Using GL buffers from a second render thread

I’m currently moving my WIP renderer to start the render on a second thread. All the scene management stuff is done on the main thread, including buffer creation and I simply start a loop on the second thread which repeatedly calls rtContextLaunch2D() to perform rendering in the background.

This works fine when I’ve created the output buffer on the main thread with rtCreateBuffer(). However, when I do this using a GL buffer for output that I’ve created on the main thread and shared with OptiX using rtBufferCreateFromGLBO the launch fails with:

rtContextLaunch2D(Context(0x22c05d0), 0, (128 128)): Invalid value (Details: Function "RTresult _rtContextLaunch2D(RTcontext, unsigned int, RTsize, RTsize)" caught exception: Encountered a CUDA error: cudaDriver().CuGraphicsGLRegisterBuffer( &result, buffer, flags ) returned (1): Invalid value)

I’m not surprised this doesn’t work, but I’m not sure how I would go about fixing it?

Just re-reading the docs, and the caveats:

Currently, the OptiX host API is not guaranteed to be thread-safe. While it may be successful in some applications to use OptiX contexts in different host threads, it may fail in others. OptiX should therefore only be used from within a single host thread.

Does that mean calling optix from multiple threads might not work even if I’m not calling optix functions concurrently?

If you serialized the OptiX calls I would expect this to work. It’s just that calling arbitrary OptiX functions, for example, to fill the scene graph with objects isn’t thread safe, yet.

What’s probably not working in your case is that either the OpenGL context isn’t current in the thread which registers the image or you do not have multiple shared OpenGL contexts among the threads which would make the texture object visible in the current thread with the second OpenGL context when doing the register image call.

If you serialized the OptiX calls, I would try to make the OpenGL context current in the second thread around any createBufferFromGLBO() which does the initial register image call and any explict unregister/register pair.

Thanks Detlef! After doing a bit more reading I got this to work by creating a second context on the render thread sharing resources with the main thread’s context (where the buffers are created).

Do you have any idea of what the performance implications of this are? OpenGL’s pipeline is a bit of a mystery a lot of the time. Imagine in the main thread I have a window that’s just drawing a fullscreen quad which is textured by my shared buffer to display the render. Then in the second, render thread I’m just looping rtContextLaunch2D to progressively refine a render which is rendered directly into the shared buffer. Is there an optimal setup for this kind of workflow, or other considerations I need to make?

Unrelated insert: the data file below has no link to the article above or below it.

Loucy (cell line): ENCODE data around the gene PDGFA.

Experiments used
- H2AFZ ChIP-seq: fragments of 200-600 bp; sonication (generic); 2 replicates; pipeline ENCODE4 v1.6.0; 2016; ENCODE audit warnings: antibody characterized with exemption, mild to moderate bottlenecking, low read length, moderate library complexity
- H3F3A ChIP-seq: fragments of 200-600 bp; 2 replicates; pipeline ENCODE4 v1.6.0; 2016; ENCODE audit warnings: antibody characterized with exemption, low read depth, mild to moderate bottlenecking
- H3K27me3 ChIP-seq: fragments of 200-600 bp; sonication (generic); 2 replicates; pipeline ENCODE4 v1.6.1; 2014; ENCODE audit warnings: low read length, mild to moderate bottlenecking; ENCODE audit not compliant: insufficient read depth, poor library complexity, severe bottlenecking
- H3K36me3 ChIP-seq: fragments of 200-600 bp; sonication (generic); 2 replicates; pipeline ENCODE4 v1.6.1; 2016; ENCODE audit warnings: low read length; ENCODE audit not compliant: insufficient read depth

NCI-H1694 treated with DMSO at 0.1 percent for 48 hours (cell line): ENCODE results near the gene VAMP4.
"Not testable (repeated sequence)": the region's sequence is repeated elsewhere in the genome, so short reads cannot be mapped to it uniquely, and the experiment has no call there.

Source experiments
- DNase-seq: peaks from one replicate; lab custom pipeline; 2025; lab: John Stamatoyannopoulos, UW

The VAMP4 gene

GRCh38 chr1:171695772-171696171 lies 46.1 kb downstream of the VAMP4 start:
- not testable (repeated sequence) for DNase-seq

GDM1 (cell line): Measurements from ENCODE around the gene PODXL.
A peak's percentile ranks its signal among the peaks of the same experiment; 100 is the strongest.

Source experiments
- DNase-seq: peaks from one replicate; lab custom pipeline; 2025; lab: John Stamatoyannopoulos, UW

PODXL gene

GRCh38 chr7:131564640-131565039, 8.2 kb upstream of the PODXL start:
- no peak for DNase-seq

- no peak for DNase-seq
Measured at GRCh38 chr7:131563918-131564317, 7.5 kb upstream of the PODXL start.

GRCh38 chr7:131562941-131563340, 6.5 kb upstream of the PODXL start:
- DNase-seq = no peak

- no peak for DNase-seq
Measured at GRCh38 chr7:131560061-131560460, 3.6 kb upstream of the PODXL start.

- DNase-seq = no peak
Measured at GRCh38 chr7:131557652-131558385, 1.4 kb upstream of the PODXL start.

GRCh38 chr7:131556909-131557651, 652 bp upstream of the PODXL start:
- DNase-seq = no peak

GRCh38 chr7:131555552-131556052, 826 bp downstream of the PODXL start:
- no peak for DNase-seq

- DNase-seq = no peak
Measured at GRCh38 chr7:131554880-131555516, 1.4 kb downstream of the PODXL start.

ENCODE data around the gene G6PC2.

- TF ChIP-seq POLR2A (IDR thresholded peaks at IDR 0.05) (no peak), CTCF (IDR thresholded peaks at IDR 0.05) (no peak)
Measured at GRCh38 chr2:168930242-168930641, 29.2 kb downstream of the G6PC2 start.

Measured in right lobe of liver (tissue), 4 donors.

The main functionality of sharing OpenGL contexts is to make the object lookup tables unique to be able to access the same objects in multiple contexts. Having multiple OpenGL contexts shared in different threads comes with some locking overhead inside the OpenGL driver. The potential performance impact of that depends on the use case.
It’s a common technique to use one thread for asynchronous resource management, e.g. loading textures on the fly, and a main rendering thread using these resources. That needs some care to make sure things currently used for rendering aren’t touched in the resource handling thread.

For your use case I wouldn’t expect much of an overhead. You would need to be careful to wait for the renderer to have finished displaying the last texture and some critical section around the texture update function to block the renderer from accessing the texture while you’re uploading it.

Now, with all that said, what you’re doing is only going to work on single GPU systems.

When setting up an OptiX context to use more than one device, the final output buffers are not on the device but in pinned host memory. Means there is no way to use an OpenGL PBO to do OpenGL interop on that buffer.

An architecture which would support completely asynchronous ray tracing with OptiX would need to handle that case differently. Like having a ray tracing thread which does all OptiX handling and a rasterizer (main) thread which cares about all display with OpenGL in the app.
Then you would just need to have a critical section in which you copy the OptiX result buffer to some shared location (on the host) and signal to the display thread that there is a new image to be uploaded which then locks that memory during the texture upload. And so forth.

That’s obviously going to be slower than real OpenGL interop, but, for example, in a Windows system with one graphics board in WDDM mode for display and one or preferably more in TCC mode for ray tracing (TCC can’t do OpenGL interop either), that would be optimal.
The GUI would be full speed and the ray tracing wouldn’t be limited by Windows WDDM timeouts (TDR) when doing arbitrary complex ray tracing algorithms.

Also with NVLINK capable boards, the TCC mode will allow to use peer-to-peer access across the NVLINK bridges in OptiX automatically which increases your possible scene size.

This is more of a rendering than real-time view on the problem.

Thanks Detlef that’s very helpful. Sounds like I will want to support both those paths.